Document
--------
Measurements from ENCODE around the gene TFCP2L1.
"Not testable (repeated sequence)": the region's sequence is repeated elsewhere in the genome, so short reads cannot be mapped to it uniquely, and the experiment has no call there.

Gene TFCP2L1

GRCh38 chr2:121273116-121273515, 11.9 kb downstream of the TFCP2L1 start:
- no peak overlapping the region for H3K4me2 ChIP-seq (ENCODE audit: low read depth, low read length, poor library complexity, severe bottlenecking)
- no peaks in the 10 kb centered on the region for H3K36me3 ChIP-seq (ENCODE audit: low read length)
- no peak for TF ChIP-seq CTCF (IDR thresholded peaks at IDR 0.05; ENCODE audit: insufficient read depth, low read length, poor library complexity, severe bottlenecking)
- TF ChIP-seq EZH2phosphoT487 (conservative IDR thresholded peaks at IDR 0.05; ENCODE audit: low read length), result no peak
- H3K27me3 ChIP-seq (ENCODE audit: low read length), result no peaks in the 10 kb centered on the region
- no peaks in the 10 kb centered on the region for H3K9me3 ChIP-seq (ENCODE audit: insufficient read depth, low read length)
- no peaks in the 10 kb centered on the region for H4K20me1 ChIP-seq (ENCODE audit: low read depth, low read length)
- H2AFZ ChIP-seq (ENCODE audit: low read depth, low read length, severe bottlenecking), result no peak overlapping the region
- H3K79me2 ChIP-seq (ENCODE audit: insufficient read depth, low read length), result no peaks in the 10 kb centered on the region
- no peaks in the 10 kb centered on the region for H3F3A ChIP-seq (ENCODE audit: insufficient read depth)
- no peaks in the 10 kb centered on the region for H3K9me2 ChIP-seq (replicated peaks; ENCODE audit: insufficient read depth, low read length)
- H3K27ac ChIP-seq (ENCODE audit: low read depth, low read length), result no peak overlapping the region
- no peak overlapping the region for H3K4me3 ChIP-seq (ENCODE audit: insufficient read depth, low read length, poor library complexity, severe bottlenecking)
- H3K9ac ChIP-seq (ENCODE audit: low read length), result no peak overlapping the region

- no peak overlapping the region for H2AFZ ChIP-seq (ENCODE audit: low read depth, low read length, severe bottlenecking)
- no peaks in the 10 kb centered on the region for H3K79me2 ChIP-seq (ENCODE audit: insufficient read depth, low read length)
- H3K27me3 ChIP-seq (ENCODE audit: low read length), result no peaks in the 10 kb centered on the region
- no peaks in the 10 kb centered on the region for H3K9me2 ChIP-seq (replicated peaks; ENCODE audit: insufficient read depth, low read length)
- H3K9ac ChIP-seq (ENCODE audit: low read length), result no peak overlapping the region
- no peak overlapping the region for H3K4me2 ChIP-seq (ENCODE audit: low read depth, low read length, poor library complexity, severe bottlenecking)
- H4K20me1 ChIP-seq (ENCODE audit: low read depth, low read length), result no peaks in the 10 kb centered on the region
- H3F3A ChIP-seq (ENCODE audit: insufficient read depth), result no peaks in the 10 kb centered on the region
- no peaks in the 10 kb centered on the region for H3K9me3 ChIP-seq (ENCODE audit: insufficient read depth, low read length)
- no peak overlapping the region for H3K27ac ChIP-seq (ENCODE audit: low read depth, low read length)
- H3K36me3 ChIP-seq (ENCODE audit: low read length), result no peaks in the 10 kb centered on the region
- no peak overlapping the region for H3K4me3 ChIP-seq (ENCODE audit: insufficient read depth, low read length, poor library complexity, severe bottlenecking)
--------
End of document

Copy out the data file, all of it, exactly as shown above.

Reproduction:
Measurements from ENCODE around the gene TFCP2L1.
"Not testable (repeated sequence)": the region's sequence is repeated elsewhere in the genome, so short reads cannot be mapped to it uniquely, and the experiment has no call there.

Gene TFCP2L1

GRCh38 chr2:121273116-121273515, 11.9 kb downstream of the TFCP2L1 start:
- no peak overlapping the region for H3K4me2 ChIP-seq (ENCODE audit: low read depth, low read length, poor library complexity, severe bottlenecking)
- no peaks in the 10 kb centered on the region for H3K36me3 ChIP-seq (ENCODE audit: low read length)
- no peak for TF ChIP-seq CTCF (IDR thresholded peaks at IDR 0.05; ENCODE audit: insufficient read depth, low read length, poor library complexity, severe bottlenecking)
- TF ChIP-seq EZH2phosphoT487 (conservative IDR thresholded peaks at IDR 0.05; ENCODE audit: low read length), result no peak
- H3K27me3 ChIP-seq (ENCODE audit: low read length), result no peaks in the 10 kb centered on the region
- no peaks in the 10 kb centered on the region for H3K9me3 ChIP-seq (ENCODE audit: insufficient read depth, low read length)
- no peaks in the 10 kb centered on the region for H4K20me1 ChIP-seq (ENCODE audit: low read depth, low read length)
- H2AFZ ChIP-seq (ENCODE audit: low read depth, low read length, severe bottlenecking), result no peak overlapping the region
- H3K79me2 ChIP-seq (ENCODE audit: insufficient read depth, low read length), result no peaks in the 10 kb centered on the region
- no peaks in the 10 kb centered on the region for H3F3A ChIP-seq (ENCODE audit: insufficient read depth)
- no peaks in the 10 kb centered on the region for H3K9me2 ChIP-seq (replicated peaks; ENCODE audit: insufficient read depth, low read length)
- H3K27ac ChIP-seq (ENCODE audit: low read depth, low read length), result no peak overlapping the region
- no peak overlapping the region for H3K4me3 ChIP-seq (ENCODE audit: insufficient read depth, low read length, poor library complexity, severe bottlenecking)
- H3K9ac ChIP-seq (ENCODE audit: low read length), result no peak overlapping the region

- no peak overlapping the region for H2AFZ ChIP-seq (ENCODE audit: low read depth, low read length, severe bottlenecking)
- no peaks in the 10 kb centered on the region for H3K79me2 ChIP-seq (ENCODE audit: insufficient read depth, low read length)
- H3K27me3 ChIP-seq (ENCODE audit: low read length), result no peaks in the 10 kb centered on the region
- no peaks in the 10 kb centered on the region for H3K9me2 ChIP-seq (replicated peaks; ENCODE audit: insufficient read depth, low read length)
- H3K9ac ChIP-seq (ENCODE audit: low read length), result no peak overlapping the region
- no peak overlapping the region for H3K4me2 ChIP-seq (ENCODE audit: low read depth, low read length, poor library complexity, severe bottlenecking)
- H4K20me1 ChIP-seq (ENCODE audit: low read depth, low read length), result no peaks in the 10 kb centered on the region
- H3F3A ChIP-seq (ENCODE audit: insufficient read depth), result no peaks in the 10 kb centered on the region
- no peaks in the 10 kb centered on the region for H3K9me3 ChIP-seq (ENCODE audit: insufficient read depth, low read length)
- no peak overlapping the region for H3K27ac ChIP-seq (ENCODE audit: low read depth, low read length)
- H3K36me3 ChIP-seq (ENCODE audit: low read length), result no peaks in the 10 kb centered on the region
- no peak overlapping the region for H3K4me3 ChIP-seq (ENCODE audit: insufficient read depth, low read length, poor library complexity, severe bottlenecking)